“I’d say in the ’70s with college football really, I-formation. [John] McKay and people like that and then certainly by the ’80s you had one runner, so the one-back teams with Coach [Joe] Gibbs and [Don] Coryell and people like that, Mike Martz and so forth. Those guys all went to one-runner and the blocker was the blocker, so that became instead of the fullback, sometimes the tight end. It was really in the ’60s with the Jim Browns and Jim Taylor and really all of them. [Rocky] Bleier and [Franco] Harris were probably the last kind of – actually Harris carried the ball more than probably Bleier did and they weren’t really an I-formation team.

“I’d say it kind of transitioned from there, and then when guys like [O.J.] Simpson and guys like that came into the league, the guys they put in front of them – with Simpson they put two guards in front of him. [Paul] Seymour was the tight end, [Jim] Braxton was the fullback and they were both offensive lineman, basically, and so you knew who was getting the ball rather than having another ball-carrier back there. They just had another, I would say, basically, an offensive lineman. But whether he carries the ball or doesn’t carry the ball, the blocking angles from the backfield are different than they are from the line of scrimmage, and the ability to build a four-man surface or a three-man surface after the snap is different than being in a four-man surface and then trying to get to a three-man surface or being in a three-man surface and trying to get to a four-man surface by running the guy all the way across the ball. There’s different blocking angles. It’s just a fundamental difference.”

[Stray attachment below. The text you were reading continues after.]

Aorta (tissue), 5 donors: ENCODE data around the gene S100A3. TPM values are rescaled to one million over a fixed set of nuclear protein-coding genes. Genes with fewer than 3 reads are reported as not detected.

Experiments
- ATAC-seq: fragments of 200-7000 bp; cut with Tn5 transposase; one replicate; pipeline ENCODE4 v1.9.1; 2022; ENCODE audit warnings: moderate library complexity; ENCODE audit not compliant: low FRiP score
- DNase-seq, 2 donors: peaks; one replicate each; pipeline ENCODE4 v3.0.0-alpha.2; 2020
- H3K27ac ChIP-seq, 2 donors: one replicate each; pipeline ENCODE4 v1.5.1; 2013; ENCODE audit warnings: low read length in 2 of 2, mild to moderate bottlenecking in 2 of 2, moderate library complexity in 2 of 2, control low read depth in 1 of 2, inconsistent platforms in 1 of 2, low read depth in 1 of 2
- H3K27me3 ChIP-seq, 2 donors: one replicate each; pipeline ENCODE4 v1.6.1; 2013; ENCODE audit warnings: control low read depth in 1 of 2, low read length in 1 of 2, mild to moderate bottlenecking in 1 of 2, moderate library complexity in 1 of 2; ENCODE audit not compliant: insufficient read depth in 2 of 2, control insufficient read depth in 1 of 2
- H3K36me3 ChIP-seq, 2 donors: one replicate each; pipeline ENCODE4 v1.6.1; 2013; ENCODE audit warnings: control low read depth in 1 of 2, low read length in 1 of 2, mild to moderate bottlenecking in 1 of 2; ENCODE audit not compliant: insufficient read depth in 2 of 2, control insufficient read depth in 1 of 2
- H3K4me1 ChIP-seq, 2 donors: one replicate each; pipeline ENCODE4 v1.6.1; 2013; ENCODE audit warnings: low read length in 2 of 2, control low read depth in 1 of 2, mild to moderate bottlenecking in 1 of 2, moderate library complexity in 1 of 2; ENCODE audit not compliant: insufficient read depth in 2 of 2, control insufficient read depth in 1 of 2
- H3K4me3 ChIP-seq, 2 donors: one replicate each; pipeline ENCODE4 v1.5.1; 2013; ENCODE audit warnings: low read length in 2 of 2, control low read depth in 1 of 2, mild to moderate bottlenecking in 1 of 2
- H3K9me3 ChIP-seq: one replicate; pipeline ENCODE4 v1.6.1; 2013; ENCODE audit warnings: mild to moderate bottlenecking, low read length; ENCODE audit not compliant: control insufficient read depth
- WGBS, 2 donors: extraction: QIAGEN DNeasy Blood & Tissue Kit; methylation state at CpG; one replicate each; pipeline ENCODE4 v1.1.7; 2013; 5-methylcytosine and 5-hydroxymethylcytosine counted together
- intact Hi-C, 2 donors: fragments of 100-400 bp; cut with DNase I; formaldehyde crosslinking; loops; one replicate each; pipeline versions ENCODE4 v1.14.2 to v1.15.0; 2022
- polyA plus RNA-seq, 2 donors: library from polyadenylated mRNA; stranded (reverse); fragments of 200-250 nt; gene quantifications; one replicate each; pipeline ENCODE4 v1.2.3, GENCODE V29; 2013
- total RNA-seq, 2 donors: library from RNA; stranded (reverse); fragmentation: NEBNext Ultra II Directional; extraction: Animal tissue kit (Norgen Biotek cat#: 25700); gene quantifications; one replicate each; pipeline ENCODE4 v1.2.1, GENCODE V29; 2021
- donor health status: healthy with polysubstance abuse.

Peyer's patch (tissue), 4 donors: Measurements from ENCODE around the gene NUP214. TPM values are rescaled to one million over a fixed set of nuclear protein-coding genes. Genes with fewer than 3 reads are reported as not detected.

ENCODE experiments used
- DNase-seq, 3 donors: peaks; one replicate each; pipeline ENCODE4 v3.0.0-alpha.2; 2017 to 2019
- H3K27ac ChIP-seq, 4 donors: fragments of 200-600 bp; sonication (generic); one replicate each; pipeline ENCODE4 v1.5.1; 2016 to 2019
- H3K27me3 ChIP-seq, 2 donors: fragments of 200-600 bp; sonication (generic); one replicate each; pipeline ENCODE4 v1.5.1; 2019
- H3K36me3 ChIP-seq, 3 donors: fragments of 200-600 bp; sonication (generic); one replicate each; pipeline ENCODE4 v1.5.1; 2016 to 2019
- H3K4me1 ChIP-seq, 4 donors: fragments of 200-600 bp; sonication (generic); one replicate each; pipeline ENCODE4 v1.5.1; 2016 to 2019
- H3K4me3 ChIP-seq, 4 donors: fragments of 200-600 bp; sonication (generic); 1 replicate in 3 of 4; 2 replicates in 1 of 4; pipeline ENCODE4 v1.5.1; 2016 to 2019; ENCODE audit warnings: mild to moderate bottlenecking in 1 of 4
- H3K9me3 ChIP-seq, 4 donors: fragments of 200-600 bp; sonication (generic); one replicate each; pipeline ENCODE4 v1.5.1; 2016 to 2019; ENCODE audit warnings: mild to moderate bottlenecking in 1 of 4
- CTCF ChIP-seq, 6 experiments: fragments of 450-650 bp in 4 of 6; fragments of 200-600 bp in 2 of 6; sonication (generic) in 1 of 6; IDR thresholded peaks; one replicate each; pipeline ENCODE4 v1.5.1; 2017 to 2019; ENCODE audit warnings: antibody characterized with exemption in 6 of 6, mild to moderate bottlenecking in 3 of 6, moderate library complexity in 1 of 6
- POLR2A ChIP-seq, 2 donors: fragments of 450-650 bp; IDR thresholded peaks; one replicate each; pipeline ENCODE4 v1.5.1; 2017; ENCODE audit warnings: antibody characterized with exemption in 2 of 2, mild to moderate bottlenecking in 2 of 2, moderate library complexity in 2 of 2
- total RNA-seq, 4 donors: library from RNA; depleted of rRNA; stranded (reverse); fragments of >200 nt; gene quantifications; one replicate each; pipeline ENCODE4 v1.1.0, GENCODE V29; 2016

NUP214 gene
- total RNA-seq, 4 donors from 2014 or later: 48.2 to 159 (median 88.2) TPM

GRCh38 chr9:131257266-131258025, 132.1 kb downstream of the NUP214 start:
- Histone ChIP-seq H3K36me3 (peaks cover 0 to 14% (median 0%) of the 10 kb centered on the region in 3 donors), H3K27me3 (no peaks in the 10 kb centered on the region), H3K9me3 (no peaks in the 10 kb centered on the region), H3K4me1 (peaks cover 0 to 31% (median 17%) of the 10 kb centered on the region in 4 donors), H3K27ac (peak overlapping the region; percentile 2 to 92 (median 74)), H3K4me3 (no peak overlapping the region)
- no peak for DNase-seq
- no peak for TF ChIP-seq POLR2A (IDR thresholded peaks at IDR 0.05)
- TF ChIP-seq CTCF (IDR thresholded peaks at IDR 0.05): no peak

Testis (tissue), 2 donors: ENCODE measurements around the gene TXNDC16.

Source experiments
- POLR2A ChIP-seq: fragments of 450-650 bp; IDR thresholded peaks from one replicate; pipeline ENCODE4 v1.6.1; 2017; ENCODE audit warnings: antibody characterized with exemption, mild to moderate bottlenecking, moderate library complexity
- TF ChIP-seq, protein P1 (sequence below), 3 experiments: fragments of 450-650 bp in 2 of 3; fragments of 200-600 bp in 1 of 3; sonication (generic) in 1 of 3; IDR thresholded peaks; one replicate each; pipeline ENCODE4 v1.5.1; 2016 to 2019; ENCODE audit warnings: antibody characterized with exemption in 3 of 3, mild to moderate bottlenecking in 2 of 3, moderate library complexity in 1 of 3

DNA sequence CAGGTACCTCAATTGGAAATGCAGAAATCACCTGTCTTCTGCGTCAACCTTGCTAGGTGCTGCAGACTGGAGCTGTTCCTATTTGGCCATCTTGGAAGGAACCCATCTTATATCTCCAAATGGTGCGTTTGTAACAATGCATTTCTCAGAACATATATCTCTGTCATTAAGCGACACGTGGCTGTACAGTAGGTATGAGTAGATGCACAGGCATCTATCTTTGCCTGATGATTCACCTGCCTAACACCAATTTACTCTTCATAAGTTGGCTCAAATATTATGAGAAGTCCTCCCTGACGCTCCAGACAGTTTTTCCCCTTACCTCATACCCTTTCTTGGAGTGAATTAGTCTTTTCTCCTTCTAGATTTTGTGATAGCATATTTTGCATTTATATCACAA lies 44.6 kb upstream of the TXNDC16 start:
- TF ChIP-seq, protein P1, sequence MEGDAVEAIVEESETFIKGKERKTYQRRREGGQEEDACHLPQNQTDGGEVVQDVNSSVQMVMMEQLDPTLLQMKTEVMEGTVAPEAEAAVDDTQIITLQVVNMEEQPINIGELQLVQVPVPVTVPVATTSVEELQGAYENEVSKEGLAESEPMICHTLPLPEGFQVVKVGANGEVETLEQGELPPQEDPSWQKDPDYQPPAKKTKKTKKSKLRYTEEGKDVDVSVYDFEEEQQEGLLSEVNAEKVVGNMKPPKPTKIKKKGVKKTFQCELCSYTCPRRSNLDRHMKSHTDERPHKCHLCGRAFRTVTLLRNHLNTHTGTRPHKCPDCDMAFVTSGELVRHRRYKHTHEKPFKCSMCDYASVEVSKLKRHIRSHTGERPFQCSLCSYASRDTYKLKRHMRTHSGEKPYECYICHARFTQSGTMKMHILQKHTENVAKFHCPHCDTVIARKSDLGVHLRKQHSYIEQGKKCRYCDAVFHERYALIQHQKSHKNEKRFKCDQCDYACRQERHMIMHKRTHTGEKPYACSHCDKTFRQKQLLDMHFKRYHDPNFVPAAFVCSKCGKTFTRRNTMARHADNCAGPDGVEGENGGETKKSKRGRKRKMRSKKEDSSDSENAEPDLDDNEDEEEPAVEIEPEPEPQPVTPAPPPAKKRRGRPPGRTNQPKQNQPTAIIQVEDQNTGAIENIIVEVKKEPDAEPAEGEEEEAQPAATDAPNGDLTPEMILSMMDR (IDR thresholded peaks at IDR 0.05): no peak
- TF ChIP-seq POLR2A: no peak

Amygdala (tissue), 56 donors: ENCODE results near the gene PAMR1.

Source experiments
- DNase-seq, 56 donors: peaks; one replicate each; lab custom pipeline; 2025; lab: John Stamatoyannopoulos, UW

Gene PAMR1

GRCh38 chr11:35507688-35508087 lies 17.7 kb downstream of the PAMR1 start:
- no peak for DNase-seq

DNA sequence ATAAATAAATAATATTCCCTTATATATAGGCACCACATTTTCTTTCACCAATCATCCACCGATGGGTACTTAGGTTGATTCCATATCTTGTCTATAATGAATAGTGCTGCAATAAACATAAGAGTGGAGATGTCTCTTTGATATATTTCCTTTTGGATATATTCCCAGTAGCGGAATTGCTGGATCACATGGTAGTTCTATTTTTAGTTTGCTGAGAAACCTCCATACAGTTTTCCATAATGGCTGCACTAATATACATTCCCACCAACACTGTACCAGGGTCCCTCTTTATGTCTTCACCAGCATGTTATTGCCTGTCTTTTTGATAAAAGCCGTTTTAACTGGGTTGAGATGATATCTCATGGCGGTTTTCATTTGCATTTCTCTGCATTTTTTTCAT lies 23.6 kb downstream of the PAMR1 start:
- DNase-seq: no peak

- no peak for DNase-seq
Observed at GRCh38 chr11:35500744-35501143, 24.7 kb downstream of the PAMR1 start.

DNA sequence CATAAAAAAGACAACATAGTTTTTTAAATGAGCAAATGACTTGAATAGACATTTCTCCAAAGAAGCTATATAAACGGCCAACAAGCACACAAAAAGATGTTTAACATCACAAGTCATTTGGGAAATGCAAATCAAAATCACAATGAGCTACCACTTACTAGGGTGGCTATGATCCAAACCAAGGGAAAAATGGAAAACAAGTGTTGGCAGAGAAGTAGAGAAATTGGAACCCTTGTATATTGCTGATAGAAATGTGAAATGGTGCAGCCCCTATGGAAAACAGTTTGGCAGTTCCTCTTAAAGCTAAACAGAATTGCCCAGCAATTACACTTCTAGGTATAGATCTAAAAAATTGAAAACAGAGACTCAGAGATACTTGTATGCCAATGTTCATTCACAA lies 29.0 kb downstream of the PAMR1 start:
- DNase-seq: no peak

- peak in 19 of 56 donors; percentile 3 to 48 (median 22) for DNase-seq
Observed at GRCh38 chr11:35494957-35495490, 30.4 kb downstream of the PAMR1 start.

Obviously, fullback history lessons aren’t the most exciting topics in the sports world. They don’t fill up phone lines on talk radio or occupy full segments on television talking head shows.

But it’s nevertheless interesting and pretty neat that arguably the greatest coach in NFL history and certainly the best coach of his generation still dishes out historical information with ease and regularity. Though the coach often gets criticized nationally for his terse, occasionally gruff answers at press conferences, there’s just no doubt that if you pay close enough attention, you’ll be able to learn quite a bit about the sport of football.

You can email Michael Hurley or find him on Twitter @michaelFhurley.